Maeser descendents celebrate building’s centennial


One hundred years ago, the Karl G. Maeser building was dedicated and began to be used by faculty and students formally for classroom instruction. The building was built as a memorial to Maeser who served as principle of Brigham Young Academy  for 16 years. During that time he inspired many students, including James E. Talmage, George Albert Smith and J. Golden Kimball.

The descendents of Karl G. Maeser are gathering this Saturday to reminisce, tell stories and mingle with one another in the building named after their ancestor.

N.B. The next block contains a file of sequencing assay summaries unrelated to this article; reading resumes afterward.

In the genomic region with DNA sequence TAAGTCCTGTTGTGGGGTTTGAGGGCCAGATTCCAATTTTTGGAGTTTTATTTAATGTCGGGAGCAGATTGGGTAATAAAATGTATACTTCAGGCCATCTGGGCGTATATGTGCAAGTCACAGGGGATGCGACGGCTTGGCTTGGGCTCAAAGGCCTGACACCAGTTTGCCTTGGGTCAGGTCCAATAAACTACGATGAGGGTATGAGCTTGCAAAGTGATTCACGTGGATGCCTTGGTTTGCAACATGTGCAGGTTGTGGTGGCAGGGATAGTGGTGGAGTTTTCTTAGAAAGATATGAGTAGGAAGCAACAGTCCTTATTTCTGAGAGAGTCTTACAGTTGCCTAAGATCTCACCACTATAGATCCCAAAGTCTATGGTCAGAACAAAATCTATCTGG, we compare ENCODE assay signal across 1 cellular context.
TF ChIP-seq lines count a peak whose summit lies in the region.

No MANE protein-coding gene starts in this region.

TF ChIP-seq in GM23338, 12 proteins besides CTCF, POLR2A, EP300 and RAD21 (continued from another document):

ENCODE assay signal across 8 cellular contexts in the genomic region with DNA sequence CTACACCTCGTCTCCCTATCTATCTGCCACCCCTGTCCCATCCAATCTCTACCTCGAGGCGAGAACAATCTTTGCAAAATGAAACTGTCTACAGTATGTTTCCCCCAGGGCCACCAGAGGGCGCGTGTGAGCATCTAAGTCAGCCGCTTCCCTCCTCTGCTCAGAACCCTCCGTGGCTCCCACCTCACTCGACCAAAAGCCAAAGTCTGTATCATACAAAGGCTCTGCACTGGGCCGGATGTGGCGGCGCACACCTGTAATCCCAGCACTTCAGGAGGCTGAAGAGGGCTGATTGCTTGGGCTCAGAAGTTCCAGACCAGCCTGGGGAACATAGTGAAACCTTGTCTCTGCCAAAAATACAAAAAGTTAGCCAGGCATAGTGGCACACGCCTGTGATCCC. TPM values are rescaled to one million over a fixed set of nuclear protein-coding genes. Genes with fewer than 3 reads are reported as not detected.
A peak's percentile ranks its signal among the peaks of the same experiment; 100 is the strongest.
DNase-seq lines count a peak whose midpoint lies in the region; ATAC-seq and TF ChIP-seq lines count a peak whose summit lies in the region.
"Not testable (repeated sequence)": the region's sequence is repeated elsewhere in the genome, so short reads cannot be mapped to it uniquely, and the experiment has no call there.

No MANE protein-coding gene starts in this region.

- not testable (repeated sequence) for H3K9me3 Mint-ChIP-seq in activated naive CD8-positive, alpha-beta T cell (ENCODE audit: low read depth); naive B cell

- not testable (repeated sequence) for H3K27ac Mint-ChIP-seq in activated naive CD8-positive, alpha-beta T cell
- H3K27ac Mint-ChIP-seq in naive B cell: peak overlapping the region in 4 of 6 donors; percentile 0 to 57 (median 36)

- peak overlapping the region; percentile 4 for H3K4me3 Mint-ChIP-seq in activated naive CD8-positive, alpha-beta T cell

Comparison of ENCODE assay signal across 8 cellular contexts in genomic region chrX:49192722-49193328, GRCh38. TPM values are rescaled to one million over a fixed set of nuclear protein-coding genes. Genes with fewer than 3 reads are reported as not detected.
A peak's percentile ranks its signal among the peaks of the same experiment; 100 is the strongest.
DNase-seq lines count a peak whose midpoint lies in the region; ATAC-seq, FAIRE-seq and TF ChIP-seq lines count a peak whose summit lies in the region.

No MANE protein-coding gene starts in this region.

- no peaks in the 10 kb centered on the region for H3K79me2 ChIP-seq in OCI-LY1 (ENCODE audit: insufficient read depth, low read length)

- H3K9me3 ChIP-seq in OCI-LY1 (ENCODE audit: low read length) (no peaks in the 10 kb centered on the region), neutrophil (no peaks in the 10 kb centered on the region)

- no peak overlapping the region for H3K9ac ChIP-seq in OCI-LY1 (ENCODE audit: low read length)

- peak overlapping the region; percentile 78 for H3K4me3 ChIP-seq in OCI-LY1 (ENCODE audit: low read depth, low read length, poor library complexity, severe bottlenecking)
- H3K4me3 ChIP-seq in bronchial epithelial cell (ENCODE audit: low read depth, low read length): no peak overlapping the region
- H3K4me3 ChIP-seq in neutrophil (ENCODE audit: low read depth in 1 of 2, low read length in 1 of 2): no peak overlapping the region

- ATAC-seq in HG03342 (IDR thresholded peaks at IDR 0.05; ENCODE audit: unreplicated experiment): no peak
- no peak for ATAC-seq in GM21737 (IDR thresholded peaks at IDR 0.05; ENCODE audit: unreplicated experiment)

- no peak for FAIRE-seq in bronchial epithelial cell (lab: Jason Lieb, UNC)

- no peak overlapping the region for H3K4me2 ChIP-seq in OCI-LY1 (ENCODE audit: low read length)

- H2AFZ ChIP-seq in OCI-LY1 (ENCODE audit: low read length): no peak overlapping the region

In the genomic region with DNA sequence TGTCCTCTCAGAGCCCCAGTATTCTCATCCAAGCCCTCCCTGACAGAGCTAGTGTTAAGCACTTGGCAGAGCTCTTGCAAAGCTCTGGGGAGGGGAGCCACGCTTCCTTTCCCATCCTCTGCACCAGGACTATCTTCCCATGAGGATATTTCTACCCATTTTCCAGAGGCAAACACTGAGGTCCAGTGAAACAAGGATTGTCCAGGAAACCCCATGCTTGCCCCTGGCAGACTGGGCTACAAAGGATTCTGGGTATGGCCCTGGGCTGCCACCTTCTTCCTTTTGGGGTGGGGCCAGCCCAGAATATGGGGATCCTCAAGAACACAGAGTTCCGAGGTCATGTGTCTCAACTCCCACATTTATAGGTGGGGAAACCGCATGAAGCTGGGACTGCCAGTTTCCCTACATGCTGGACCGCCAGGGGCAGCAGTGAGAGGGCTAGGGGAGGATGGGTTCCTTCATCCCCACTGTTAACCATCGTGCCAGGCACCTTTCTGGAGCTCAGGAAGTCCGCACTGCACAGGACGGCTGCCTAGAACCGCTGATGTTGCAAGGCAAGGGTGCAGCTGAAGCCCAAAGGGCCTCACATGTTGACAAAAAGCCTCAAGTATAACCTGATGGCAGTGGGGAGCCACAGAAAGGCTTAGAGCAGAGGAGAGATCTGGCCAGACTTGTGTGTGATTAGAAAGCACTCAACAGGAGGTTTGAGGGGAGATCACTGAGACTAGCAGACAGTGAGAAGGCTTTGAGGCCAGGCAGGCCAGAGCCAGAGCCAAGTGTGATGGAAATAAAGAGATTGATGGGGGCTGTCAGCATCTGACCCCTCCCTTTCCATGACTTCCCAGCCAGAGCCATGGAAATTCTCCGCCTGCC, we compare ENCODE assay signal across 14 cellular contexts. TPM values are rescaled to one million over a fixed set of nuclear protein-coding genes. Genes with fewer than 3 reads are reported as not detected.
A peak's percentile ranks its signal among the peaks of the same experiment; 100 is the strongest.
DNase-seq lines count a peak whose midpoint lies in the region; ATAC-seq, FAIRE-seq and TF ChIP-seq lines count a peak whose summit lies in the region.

Evelyn C. Fannin, a great granddaughter of Maeser, will share stories and a prepared presentation with other descendents beginning at 2 p.m. in the auditorium, after which light refreshments will be served.

“My grandmother was Karl’s daughter,” Fannin said. “I lived with her from the time I was five-years-old and she would tell us all sorts of stories about her father. I just want everyone to know those stories and what a wonderful man he was.”

More festivities honoring the centennial of the Maeser building are planned for this fall. Additionally, the L. Tom Perry Special Collections Library recently opened a special exhibit detailing the construction of the Maeser building.


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